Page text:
More than 2.8 million people have lost their lives due to the pandemic, according to a Wall Street Journal analysis of data from 59 countries and jurisdictions. This tally offers the most comprehensive view yet of the pandemic’s global impact. Deaths in these places last year surged more than 12% above average levels.
Less than two-thirds of that surge has been attributed directly to Covid-19. Public-health experts believe that many, if not most, of the additional deaths were directly linked to the disease, particularly early in the pandemic when testing was sparse. Some of those excess deaths came from indirect fallout, from health-care disruptions, people avoiding the hospital and other issues.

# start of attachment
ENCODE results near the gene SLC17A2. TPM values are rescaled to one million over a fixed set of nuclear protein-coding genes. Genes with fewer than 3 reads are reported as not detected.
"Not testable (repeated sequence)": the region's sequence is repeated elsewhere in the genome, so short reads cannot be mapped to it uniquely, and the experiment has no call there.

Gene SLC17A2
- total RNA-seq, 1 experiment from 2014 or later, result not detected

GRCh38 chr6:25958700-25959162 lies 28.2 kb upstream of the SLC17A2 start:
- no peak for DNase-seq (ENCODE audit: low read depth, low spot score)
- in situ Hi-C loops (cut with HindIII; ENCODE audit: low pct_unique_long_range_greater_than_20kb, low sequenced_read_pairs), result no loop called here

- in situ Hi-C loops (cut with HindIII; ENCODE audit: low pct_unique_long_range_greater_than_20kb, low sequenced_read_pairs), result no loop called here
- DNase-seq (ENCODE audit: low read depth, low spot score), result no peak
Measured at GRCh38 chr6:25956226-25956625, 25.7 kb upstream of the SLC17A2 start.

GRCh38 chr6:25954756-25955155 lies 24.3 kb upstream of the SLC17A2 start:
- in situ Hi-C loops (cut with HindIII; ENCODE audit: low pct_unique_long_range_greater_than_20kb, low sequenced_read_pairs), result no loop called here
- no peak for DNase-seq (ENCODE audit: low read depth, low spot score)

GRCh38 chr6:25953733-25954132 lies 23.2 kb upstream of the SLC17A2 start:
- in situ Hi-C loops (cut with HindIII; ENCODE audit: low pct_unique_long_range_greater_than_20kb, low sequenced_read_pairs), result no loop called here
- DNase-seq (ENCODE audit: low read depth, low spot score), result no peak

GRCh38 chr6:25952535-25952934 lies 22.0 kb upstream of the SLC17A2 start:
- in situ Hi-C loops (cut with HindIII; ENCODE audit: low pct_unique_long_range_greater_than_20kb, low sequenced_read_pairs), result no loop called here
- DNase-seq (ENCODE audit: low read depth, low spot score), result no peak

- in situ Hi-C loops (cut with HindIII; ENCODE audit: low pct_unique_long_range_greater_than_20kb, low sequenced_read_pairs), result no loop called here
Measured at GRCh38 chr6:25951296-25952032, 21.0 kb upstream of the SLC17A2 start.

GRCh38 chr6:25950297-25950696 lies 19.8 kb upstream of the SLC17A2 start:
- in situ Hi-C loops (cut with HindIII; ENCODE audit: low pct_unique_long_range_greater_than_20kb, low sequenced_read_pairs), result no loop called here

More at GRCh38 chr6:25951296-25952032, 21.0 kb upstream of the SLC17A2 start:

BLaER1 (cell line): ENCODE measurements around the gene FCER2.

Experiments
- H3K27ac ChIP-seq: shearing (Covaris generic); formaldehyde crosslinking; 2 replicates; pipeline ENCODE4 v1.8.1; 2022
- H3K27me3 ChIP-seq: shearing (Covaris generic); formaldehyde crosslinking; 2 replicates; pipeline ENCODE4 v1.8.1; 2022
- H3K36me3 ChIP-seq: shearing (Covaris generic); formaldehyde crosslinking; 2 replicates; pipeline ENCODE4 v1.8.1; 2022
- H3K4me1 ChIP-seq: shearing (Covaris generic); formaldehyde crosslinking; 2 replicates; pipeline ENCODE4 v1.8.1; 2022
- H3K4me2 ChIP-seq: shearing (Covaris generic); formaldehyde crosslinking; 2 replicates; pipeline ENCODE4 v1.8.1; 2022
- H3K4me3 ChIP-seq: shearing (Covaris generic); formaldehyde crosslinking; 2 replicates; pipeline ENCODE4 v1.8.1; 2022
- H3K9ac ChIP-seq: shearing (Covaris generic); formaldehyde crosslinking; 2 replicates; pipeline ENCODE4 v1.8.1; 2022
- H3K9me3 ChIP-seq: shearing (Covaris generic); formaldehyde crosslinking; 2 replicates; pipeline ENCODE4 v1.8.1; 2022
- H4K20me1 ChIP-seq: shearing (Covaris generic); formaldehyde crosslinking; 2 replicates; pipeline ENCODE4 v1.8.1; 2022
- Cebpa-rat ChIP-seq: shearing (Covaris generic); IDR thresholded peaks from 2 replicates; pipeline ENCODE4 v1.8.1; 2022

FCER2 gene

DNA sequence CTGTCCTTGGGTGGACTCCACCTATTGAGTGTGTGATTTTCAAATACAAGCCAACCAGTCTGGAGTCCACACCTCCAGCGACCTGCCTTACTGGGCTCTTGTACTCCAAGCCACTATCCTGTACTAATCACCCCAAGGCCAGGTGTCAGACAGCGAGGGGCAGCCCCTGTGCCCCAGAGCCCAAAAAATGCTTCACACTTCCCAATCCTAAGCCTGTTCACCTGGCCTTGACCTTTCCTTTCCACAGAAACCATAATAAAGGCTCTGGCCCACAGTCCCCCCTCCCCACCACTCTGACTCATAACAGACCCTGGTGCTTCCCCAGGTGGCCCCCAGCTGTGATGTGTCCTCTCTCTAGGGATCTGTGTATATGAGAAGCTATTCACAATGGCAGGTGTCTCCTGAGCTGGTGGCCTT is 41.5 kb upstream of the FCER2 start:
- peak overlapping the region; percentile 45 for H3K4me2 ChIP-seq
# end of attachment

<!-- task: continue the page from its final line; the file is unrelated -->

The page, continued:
Tracking all of these deaths, and doing it quickly, is vital to help understand the breadth of the crisis, public-health experts say.
“Measuring total deaths gives you a readout if things are getting better or worse,” said Colin Mathers, a retired coordinator of the World Health Organization’s Mortality and Health Analysis Unit. “If you see a sudden rise in heart disease, it may be linked to Covid-19, but if there’s a rise in cancer it may be because of people fearing to go to the hospital.”